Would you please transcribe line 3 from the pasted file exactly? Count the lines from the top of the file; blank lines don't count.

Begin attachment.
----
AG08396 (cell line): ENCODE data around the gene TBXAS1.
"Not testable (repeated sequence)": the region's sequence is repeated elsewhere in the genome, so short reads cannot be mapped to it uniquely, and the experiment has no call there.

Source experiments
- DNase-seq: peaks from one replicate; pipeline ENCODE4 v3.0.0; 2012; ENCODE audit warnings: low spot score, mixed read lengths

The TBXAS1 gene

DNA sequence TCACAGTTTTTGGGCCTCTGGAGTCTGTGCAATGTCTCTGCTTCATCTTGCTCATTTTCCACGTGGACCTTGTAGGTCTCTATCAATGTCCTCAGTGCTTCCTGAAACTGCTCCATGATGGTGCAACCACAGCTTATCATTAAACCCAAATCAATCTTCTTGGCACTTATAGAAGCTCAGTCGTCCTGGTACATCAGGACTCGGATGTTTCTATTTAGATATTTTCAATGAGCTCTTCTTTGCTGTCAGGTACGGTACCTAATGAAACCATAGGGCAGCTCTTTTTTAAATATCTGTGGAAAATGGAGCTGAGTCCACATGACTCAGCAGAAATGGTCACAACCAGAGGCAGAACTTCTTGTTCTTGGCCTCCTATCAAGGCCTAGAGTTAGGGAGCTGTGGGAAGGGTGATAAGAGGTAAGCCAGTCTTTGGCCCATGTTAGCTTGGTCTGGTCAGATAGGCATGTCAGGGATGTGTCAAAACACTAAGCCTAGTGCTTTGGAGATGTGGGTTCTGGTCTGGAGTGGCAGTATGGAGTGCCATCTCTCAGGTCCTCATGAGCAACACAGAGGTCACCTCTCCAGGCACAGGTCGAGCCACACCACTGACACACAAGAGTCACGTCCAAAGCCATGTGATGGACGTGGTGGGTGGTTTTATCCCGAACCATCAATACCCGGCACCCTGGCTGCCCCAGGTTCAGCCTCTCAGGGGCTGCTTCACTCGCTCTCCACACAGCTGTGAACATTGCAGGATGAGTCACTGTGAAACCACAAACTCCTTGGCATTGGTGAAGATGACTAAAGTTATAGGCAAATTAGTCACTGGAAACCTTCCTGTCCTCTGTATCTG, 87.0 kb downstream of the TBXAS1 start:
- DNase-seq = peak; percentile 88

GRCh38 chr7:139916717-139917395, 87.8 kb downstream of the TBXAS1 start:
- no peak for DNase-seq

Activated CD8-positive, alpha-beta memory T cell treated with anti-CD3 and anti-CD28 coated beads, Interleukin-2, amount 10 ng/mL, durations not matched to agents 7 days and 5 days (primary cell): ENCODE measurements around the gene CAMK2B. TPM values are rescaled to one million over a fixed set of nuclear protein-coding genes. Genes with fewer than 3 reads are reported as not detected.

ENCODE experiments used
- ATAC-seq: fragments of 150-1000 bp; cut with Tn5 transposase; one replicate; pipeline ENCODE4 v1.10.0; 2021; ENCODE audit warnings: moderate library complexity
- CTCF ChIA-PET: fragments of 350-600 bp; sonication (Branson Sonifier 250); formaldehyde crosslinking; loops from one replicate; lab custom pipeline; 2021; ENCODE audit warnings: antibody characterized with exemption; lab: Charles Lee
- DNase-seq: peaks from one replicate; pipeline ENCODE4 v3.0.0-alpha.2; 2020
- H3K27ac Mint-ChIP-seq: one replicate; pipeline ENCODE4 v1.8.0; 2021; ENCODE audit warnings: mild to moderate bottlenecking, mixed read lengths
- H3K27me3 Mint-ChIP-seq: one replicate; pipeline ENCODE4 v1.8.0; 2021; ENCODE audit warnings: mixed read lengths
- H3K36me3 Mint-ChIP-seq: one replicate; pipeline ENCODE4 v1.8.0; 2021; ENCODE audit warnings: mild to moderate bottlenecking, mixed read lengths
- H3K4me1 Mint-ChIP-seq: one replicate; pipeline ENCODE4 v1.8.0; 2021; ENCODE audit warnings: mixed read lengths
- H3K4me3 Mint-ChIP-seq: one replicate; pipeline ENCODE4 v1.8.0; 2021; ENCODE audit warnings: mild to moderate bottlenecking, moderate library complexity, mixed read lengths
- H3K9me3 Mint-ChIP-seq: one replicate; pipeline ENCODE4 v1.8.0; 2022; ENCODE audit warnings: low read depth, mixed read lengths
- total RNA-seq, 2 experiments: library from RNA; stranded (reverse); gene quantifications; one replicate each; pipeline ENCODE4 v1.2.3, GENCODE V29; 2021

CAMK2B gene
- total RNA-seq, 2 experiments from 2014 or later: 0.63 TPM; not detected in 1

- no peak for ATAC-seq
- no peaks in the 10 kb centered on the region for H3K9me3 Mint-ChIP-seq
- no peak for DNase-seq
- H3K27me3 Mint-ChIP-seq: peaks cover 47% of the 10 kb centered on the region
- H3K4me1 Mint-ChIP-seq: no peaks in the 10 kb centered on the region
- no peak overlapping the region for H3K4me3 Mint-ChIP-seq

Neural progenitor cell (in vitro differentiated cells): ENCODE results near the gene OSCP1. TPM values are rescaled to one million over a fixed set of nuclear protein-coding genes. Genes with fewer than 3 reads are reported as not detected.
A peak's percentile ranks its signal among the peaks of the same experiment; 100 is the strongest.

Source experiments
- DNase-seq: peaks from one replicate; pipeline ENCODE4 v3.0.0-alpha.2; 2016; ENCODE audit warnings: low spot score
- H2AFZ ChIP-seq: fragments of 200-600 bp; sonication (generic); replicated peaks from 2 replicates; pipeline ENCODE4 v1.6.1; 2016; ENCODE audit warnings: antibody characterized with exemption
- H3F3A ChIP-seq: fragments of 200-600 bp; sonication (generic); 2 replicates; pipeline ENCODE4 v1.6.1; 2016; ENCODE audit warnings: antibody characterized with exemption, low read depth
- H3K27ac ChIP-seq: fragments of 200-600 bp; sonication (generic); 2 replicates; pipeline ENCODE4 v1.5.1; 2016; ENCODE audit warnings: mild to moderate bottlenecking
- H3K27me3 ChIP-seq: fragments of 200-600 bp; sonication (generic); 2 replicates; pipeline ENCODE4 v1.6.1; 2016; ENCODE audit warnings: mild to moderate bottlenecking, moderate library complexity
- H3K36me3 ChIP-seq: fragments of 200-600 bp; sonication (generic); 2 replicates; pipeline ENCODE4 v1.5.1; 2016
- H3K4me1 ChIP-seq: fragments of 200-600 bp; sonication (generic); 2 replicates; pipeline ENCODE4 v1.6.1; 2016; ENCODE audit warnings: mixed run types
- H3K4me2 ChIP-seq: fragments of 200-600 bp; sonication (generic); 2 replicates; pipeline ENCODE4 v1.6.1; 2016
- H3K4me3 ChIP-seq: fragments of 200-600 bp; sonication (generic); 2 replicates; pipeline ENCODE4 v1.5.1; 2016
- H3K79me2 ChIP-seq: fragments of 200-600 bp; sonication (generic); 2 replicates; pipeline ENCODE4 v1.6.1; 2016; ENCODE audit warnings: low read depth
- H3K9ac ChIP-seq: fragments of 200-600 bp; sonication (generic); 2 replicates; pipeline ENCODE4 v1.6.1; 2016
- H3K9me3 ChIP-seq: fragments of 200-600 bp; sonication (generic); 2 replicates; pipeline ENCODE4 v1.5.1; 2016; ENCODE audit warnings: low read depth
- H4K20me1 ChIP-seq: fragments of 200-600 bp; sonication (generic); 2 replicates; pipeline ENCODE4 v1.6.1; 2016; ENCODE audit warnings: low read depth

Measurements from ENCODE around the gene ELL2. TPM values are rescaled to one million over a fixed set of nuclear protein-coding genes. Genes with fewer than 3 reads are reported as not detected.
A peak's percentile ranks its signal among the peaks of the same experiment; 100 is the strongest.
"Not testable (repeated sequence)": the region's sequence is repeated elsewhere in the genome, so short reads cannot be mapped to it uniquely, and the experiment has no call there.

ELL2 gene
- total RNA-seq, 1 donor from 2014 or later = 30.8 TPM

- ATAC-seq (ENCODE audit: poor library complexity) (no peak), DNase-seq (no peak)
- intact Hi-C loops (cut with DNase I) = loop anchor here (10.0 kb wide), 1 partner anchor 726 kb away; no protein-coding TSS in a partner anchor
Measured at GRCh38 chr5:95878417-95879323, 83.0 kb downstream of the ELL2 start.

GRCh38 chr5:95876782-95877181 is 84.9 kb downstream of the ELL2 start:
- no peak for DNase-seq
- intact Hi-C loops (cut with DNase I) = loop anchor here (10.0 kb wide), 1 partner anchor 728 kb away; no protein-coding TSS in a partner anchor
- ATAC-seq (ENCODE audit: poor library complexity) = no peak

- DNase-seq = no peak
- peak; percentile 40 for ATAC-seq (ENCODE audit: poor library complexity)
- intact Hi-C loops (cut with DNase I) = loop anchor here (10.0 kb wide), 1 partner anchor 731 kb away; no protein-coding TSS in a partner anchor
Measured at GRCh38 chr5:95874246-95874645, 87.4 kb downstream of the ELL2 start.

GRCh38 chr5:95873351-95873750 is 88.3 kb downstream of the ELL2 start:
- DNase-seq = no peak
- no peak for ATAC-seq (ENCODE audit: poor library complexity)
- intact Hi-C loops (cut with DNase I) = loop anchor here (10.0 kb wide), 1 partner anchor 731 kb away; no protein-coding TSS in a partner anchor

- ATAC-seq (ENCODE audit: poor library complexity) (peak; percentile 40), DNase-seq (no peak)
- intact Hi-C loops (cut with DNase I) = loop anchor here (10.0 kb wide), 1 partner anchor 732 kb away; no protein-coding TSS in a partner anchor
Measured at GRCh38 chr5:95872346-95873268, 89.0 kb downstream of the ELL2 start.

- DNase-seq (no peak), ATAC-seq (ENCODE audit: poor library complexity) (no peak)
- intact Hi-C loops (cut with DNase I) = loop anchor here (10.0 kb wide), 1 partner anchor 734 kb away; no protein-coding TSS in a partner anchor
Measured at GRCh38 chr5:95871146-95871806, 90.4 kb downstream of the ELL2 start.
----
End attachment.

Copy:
Source experiments